Belfast Telegraph

Monday 22 September 2014

Youth charity appeals over job qualifications

More needs to be done to ensure school leavers have adequate qualifications to find employment, a leading youth charity said today.

Government figures have shown more than 90% of 16 and 17-year-olds were in full-time education or vocational training between 2006 and 2007,

According to the statistics released by the Department of Education and Department for Employment and Learning, the participation of 16 and 17-year-olds in Northern Ireland - boys and girls - in full-time education or vocational courses is actually higher than their counterparts in England.

The figures show that participation was better among the younger students, with an overall participation rate for 16 year-olds - 94.9% - compared to 89.1% for 17-year-olds.

However, while welcoming the figures, Siobhan Craig, director of the Prince's Trust, said that they should not mask the problems that still exist within this demographic.

And she called on the Government and the business community to take steps to work more closely with charities such as they Prince's Trust to give young people the opportunities and support they need and deserve.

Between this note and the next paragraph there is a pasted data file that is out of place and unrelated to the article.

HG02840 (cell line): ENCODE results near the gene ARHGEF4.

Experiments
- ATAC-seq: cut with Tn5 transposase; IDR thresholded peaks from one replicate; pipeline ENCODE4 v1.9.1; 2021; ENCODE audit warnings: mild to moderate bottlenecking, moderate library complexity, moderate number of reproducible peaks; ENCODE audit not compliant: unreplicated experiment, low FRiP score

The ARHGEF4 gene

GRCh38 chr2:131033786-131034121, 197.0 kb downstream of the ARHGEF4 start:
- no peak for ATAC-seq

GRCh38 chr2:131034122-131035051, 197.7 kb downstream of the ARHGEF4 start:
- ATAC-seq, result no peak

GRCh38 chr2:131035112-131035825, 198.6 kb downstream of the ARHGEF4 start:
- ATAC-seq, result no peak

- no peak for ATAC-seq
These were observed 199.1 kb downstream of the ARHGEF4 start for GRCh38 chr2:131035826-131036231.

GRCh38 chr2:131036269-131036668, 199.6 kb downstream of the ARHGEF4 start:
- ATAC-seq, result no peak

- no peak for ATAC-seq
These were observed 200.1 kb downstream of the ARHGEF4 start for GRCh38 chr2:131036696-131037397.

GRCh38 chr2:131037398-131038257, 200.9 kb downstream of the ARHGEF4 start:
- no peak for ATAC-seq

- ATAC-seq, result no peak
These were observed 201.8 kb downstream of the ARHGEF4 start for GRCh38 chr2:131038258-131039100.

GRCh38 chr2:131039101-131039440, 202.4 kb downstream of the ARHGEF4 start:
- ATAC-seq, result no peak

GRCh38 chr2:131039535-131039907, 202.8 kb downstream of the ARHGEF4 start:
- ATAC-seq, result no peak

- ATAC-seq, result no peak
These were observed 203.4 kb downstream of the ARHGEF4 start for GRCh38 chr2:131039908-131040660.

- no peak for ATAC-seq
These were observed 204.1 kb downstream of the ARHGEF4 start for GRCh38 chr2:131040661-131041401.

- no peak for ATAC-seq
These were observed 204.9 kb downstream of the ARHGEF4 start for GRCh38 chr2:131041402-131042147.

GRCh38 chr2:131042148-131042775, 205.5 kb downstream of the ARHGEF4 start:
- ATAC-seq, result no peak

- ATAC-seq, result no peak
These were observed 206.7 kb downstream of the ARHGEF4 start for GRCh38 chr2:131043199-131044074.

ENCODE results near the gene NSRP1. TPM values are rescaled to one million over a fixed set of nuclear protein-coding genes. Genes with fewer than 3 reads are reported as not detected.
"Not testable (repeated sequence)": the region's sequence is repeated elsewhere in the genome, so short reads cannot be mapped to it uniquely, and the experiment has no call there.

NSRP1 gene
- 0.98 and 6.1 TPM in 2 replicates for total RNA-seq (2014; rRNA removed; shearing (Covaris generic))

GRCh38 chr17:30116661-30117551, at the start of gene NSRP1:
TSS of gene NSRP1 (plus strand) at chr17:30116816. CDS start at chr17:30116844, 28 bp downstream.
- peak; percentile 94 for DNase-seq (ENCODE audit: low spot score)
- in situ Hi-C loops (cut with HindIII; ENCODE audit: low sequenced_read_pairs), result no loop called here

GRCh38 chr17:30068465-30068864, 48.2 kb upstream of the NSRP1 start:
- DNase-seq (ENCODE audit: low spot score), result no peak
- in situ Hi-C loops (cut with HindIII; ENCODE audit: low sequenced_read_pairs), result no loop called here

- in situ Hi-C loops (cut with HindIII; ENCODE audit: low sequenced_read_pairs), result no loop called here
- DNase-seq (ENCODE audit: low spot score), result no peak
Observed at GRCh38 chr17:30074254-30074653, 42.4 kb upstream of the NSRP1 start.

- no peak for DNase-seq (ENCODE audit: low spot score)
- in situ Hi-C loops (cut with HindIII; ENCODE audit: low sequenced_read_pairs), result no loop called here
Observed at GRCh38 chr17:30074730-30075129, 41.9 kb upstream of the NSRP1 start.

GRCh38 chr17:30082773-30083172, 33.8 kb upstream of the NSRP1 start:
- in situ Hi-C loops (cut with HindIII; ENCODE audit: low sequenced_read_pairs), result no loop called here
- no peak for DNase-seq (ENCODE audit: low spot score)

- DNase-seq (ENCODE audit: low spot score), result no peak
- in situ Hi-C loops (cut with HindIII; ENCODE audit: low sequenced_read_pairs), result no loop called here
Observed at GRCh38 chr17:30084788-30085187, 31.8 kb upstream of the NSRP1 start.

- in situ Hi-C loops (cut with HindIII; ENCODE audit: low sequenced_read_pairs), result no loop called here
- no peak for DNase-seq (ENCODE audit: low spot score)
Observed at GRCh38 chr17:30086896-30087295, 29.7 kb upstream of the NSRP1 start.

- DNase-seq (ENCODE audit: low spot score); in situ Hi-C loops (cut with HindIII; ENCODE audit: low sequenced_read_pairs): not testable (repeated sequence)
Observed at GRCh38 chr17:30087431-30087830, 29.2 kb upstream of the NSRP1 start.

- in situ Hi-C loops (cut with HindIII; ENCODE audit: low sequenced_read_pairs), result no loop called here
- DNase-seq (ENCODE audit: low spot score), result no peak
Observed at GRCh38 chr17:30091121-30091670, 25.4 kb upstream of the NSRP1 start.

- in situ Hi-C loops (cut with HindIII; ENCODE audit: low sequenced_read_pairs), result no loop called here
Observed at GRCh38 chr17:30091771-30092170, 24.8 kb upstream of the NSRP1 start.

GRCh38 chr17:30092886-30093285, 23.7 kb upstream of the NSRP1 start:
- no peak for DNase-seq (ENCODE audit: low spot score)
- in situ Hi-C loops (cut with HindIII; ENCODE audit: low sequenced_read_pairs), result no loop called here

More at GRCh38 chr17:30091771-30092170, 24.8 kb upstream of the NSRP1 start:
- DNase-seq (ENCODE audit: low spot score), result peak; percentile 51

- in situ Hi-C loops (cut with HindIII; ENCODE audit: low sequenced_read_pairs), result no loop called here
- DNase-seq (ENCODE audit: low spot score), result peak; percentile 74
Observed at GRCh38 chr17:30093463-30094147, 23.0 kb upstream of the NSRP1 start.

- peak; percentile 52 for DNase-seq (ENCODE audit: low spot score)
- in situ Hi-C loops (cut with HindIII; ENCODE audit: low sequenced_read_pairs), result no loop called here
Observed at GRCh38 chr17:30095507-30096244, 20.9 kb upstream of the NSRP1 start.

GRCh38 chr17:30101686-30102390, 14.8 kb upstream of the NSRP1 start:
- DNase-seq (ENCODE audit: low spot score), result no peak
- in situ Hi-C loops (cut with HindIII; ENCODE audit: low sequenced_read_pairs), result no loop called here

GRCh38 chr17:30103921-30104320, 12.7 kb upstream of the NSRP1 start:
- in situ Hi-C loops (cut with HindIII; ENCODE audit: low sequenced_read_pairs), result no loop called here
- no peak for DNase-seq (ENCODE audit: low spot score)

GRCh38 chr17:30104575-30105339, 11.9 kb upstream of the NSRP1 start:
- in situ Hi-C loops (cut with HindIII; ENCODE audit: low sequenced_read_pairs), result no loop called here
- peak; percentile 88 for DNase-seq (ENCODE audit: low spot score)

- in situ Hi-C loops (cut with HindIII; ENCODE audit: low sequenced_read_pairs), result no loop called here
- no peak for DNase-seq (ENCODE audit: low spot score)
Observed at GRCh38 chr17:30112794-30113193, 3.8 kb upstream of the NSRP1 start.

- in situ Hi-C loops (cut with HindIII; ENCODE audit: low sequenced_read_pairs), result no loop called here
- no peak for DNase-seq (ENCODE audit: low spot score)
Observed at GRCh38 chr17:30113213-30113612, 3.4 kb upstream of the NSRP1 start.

"This year across the UK around 30,000 young people are expected to leave school with no qualifications and little chance of finding a job," she said.

"For these young people life after school can be challenging. In Reaching the Hardest to Reach, the Prince's Trust revealed that almost half of unemployed young people say a lack of qualifications prevents the from achieving their goals.

"This is not just an issue for the young people themselves but for the economic health of Northern Ireland as a whole. The Cost of Exclusion report warns that youth unemployment is costing Northern Ireland's economy more than £1.6m a week in lost productivity and this is without taking into account those who are classified as inactive for other reasons.

"Together with the half-a-million-a-week the government pays out in Jobseeker's Allowance, economic activity among young people is costing Northern Ireland millions of pounds each year.

"Far above any financial cost is the human cost of this situation. We owe it to the young people of Northern Ireland to find real solutions that will give them education and employment which will in turn lead to the self confidence and self esteem needed to play a full part in society."

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